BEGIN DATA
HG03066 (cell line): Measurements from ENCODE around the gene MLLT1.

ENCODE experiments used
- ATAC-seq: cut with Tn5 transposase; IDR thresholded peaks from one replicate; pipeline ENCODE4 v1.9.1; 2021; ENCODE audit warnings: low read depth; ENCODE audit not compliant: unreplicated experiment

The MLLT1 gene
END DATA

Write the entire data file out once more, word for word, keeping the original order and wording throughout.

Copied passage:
HG03066 (cell line): Measurements from ENCODE around the gene MLLT1.

ENCODE experiments used
- ATAC-seq: cut with Tn5 transposase; IDR thresholded peaks from one replicate; pipeline ENCODE4 v1.9.1; 2021; ENCODE audit warnings: low read depth; ENCODE audit not compliant: unreplicated experiment

The MLLT1 gene